God must accept responsibility. But so must we.
Hineni Hineni
I’m ready, my Lord
Ready to kill or ready to suffer? Abraham's first Hineni is spoken to God, the second to Isaac.Ready to execute God's command, ready to be attetive to the sufferer. Ready to go on a walk for God (verse 3), ready to walk with the sufferer (verse 9). What faith can reconcile this? Not a faith that necessarily knows how things will work out but that trusts, "God will see to the sheep for the offering, my son."
There’s a lover in the story
But the story is still the same
Love - the word is used for the first time in the Bible here in Genesis 22, as Rabbi Jonathan Sacks points out, your son, your only one, whom you love. Should love not make a difference? It does not change the story. The text does not say that Abraham loved God but the test is arguably one that relates to the ordering of loves. Our loves for others are rightly ordered when they are directed towards the love of God rather than takes its place. But then
There’s a lullaby for suffering
And a paradox to blame
How can love for God lead to such an hateful act? It seems unbelievable that our love for God should ever lead us to seek to kill someone.
But it’s written in the scriptures
And it’s not some idle claim
It must be true then that darkness has two causes
You want it darker
We kill the flame
Abraham sees beyond his own time and place. He sees the Messiah. He also sees the Shoa and murder before and after
They’re lining up the prisoners
And the guards are taking aim
Executions on such a grand scale put our own trials and temptations into perspective
I struggled with some demons
They were middle-class and tame
But not any more if a text gives me permission to join in
I didn’t know I had permission
To murder and to maim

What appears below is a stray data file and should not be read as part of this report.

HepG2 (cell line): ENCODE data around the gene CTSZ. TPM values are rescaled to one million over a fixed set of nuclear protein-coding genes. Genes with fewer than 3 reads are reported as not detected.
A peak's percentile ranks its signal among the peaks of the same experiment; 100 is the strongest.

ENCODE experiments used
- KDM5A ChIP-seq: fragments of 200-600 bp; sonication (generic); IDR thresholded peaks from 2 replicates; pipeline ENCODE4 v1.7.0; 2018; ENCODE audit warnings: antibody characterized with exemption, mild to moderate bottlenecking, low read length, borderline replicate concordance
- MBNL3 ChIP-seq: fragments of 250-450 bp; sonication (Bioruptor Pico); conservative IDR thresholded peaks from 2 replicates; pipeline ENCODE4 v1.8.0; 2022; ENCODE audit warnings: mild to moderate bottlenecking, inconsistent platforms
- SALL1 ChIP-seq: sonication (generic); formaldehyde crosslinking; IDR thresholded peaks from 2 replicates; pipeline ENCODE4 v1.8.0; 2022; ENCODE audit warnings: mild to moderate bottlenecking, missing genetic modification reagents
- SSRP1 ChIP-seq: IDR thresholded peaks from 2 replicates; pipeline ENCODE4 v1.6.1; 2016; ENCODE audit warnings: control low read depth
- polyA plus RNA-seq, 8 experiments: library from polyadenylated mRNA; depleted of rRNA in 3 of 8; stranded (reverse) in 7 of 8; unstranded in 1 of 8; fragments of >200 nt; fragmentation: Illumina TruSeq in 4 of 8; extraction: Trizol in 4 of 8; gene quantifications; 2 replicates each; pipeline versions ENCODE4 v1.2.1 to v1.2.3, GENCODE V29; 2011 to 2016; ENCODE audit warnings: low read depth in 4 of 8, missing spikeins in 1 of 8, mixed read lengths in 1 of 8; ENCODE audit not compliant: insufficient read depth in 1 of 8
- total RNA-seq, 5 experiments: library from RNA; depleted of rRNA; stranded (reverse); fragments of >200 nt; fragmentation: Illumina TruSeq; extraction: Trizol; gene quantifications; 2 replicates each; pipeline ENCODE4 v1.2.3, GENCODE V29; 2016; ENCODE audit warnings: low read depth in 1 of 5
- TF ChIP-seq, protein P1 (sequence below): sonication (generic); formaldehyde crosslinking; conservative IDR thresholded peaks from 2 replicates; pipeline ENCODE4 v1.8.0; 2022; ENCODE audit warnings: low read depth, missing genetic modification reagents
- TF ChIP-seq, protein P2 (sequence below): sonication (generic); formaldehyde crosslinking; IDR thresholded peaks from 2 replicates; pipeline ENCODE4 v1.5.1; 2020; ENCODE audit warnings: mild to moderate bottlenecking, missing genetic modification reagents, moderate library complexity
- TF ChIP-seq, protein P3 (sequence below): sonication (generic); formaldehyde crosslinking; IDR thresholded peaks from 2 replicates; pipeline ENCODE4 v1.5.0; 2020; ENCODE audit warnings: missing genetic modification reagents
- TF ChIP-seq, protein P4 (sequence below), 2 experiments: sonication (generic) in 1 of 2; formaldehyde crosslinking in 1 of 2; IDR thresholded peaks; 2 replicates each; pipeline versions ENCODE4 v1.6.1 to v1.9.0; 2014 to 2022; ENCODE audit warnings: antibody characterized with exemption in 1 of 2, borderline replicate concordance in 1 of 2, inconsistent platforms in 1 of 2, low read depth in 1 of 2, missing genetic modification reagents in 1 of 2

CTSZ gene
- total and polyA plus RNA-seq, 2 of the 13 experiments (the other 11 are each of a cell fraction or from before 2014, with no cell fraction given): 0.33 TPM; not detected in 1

If so, truly,
You want it darker
And what can I confess but
Hineni Hineni
I’m ready, my Lord
Magnified and sanctified
Be Thy Holy Name
Vilified and crucified
In the human frame
A million candles burning
For the love that never came
You want it darker
We kill the flame
 And yet. The songs ends
If you are the dealer
Let me out of the game
If you are the healer
I’m broken and lame
If thine is the glory
Mine must be the shame
You want it darker
Hineni Hineni
I’m ready, my Lord
But in Genesis 22 the third Hineni is in response to the urgent "Abraham, Abraham!" which heralds the end of the trial. The one who truly fears God sees the substitute ram and knows that there is a place in which God sees to it that justice is done, where he sees and can be seen, YHWH-yireh, "On the mount of the LORD there is sight." Light at last.

Friday, 18 November 2016

You Want It Darker

The title song of Leonard Cohen’s final album You Want It Darker (booklet here) features the voice of Cantor Gideon Zelermyer of Congregation Shaar Hashomayim*, singing Hineni – the words “Here I am” used three times by Abraham in response to God in the haunting story of the binding of Isaac (Genesis 22). The song addresses God. It is he who wants it darker but it us who kill the flame.

Andre Salles observes
For his entire career, Cohen has grappled with God, with his religious upbringing and his doubts and questions and longings as an adult. This album is a frank testament from an old man about to come face to face with whatever awaits him, and here he wrestles with faith like never before.
Rabbi Jonathan Sacks suggests that Leonard Cohen has given us a precise commentary on this passage. As he has done before in Hallelujah, Leonard Cohen conflates two figures in the song. Here it is “Abraham and Isaac, father and son, the sacrificer and the sacrifice. It’s Abraham who says ‘Hineni’ and it is Isaac who in effect says ‘I am ready, Lord’ The second thing he does is he tracks the shape of the narrative.” The three choruses reflect the three occurrences of Hineni in the narrative (verses 1, 7, 11). 

Rabbi Sacks suggests further that the song echoes a Rabbinic tradition
Said Rabbi Abba: Abraham said to Him,“ I will explain my complaint before You. Yesterday, You said to me (above 21:12): ‘for in Isaac will be called your seed,’ and You retracted and said (above verse 2): ‘ Take now your son.’ Now You say to me, ‘ Do not stretch forth your hand to the lad.’